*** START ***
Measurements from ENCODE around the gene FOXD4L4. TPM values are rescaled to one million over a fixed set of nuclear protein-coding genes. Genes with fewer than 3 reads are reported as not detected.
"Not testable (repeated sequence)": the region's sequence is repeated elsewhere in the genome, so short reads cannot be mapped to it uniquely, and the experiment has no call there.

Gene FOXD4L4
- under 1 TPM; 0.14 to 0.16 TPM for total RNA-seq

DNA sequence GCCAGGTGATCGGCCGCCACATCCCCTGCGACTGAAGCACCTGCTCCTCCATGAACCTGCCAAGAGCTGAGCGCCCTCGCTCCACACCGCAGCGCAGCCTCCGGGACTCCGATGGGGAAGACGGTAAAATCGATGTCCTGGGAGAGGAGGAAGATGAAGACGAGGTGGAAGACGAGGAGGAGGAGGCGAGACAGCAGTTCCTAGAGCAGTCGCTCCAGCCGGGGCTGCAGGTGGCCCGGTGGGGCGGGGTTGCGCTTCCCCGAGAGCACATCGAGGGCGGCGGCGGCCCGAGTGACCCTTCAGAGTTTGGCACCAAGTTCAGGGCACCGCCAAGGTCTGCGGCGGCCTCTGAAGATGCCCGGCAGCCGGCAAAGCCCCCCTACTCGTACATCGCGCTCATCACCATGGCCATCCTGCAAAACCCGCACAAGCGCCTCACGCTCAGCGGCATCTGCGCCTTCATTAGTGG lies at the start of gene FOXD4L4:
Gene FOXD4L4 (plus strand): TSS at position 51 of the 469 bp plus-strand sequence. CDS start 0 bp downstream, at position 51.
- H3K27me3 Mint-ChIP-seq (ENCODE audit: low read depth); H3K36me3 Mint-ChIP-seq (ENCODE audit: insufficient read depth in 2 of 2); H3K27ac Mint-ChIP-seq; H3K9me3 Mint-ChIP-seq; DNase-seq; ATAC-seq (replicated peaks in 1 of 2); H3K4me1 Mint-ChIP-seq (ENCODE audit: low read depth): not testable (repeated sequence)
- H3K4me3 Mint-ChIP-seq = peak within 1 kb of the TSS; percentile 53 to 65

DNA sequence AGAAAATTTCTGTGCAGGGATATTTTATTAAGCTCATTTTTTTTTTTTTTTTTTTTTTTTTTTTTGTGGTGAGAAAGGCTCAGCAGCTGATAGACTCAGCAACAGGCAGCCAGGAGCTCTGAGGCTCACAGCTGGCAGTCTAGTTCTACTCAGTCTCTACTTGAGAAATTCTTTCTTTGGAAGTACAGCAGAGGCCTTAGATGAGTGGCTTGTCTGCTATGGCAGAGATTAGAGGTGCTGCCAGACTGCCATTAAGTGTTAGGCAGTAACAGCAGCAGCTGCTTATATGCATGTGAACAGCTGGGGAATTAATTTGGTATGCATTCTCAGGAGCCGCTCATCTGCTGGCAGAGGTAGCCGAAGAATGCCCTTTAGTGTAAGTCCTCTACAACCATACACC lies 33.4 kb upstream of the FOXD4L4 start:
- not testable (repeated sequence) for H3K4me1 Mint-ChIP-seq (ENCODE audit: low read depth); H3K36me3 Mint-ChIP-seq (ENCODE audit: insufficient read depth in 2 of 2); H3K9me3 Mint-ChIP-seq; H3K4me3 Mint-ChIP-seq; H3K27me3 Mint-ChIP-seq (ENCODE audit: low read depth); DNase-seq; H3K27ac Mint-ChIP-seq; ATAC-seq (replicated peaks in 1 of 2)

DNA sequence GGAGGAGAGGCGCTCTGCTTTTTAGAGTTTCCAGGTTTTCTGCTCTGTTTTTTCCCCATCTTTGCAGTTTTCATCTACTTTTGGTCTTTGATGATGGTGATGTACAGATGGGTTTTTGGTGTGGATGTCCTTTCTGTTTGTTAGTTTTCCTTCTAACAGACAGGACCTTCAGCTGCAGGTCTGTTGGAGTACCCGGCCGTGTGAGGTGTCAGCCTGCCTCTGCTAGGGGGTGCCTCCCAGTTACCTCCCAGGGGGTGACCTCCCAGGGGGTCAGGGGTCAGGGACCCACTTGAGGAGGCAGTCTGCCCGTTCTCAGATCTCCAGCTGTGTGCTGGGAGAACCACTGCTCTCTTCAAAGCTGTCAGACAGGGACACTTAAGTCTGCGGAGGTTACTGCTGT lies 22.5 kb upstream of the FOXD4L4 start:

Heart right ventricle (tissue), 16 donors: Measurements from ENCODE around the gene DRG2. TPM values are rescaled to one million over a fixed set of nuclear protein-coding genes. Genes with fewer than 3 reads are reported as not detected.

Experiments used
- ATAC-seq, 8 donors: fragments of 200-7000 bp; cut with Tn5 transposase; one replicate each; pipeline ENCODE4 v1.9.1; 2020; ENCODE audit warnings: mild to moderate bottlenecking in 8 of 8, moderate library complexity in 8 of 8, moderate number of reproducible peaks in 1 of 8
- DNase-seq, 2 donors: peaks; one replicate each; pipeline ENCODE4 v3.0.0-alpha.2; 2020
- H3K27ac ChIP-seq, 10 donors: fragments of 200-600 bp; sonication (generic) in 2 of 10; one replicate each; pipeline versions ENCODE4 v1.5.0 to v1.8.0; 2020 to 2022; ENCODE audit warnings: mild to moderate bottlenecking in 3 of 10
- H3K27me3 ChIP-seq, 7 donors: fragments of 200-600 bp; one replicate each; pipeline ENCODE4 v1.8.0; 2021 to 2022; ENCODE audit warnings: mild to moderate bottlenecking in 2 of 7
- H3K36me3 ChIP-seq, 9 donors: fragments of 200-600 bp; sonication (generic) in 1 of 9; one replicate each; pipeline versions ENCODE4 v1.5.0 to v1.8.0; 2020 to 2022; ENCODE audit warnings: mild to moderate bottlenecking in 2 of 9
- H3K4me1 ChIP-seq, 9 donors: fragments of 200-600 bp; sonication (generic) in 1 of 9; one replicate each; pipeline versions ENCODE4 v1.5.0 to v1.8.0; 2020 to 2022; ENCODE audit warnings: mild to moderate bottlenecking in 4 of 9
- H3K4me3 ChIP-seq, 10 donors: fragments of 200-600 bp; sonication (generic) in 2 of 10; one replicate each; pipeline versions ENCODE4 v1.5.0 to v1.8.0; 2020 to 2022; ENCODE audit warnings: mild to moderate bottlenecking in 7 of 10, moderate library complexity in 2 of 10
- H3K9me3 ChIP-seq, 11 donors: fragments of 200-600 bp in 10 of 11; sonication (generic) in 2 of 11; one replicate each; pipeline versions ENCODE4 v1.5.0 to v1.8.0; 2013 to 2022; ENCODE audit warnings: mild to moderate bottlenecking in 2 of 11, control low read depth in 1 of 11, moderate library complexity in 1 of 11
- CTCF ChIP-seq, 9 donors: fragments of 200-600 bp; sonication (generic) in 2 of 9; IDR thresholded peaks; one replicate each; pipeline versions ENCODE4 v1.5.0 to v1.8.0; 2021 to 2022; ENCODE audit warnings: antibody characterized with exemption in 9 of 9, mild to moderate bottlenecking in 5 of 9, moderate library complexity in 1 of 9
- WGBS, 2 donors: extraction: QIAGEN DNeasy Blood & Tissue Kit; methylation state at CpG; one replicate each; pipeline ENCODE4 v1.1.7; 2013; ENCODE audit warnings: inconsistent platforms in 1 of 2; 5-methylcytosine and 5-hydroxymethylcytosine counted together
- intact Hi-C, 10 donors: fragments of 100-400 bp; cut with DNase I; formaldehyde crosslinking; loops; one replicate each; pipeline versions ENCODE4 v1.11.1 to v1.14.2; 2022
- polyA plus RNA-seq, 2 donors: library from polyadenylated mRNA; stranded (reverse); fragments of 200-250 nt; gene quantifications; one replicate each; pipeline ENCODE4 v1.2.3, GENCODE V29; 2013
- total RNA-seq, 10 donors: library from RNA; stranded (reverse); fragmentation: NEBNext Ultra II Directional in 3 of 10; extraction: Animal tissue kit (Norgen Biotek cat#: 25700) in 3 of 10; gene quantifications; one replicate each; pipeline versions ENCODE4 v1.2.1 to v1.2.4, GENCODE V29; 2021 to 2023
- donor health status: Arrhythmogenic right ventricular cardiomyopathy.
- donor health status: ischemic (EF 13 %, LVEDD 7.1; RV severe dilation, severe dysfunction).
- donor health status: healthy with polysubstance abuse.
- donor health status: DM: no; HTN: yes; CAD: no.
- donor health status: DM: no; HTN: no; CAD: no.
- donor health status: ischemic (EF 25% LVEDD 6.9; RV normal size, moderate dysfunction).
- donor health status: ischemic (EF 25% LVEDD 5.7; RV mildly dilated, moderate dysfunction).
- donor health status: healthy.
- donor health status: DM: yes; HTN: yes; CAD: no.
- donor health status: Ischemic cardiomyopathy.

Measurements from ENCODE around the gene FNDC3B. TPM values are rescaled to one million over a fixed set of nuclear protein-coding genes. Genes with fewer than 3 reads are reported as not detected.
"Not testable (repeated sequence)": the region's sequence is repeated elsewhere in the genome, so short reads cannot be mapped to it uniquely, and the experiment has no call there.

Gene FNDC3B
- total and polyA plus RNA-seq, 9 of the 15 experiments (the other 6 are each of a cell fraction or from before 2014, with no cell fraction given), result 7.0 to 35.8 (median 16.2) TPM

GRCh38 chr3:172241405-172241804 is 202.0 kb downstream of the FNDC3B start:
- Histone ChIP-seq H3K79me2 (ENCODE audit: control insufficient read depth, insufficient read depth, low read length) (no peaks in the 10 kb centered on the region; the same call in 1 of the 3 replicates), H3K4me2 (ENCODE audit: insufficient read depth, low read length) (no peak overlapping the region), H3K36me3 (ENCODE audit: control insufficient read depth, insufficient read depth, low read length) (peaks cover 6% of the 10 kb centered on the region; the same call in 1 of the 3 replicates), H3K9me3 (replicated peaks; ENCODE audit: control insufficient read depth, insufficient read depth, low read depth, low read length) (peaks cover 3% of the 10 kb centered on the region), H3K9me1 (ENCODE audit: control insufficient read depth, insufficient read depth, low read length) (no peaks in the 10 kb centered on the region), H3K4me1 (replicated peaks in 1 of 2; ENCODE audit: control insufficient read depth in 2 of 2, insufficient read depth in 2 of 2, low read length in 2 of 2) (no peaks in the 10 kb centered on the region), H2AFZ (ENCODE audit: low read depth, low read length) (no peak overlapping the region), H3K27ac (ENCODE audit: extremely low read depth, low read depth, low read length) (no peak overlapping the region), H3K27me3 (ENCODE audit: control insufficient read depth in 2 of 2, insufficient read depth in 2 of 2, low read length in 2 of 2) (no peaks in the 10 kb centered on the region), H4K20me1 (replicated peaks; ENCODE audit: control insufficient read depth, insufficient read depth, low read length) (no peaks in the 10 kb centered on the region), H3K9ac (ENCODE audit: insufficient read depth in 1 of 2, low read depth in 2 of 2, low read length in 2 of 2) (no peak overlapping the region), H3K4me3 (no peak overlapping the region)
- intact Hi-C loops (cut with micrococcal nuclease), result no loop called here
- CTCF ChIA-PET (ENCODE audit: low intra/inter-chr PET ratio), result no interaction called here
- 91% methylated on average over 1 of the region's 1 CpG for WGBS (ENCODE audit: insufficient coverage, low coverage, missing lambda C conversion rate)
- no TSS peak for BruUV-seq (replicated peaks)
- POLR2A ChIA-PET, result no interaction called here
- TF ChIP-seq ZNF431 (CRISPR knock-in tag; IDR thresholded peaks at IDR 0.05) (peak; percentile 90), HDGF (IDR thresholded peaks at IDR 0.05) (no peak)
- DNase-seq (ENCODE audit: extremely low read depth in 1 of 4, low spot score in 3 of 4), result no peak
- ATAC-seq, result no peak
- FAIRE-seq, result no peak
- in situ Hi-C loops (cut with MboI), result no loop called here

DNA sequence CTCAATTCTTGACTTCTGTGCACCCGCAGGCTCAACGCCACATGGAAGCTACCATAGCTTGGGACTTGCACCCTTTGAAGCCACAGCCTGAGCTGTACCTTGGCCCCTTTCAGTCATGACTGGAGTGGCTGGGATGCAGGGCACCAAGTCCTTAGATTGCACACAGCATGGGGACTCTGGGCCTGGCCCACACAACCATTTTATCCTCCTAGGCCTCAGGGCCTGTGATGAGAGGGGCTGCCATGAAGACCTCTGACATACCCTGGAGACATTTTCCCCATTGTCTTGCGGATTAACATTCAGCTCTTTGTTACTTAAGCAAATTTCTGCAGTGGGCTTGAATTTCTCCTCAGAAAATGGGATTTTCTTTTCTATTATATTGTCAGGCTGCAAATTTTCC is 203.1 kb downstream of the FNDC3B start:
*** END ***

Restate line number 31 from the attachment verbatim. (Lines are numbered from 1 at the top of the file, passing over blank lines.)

- donor health status: DM: no; HTN: no; CAD: no.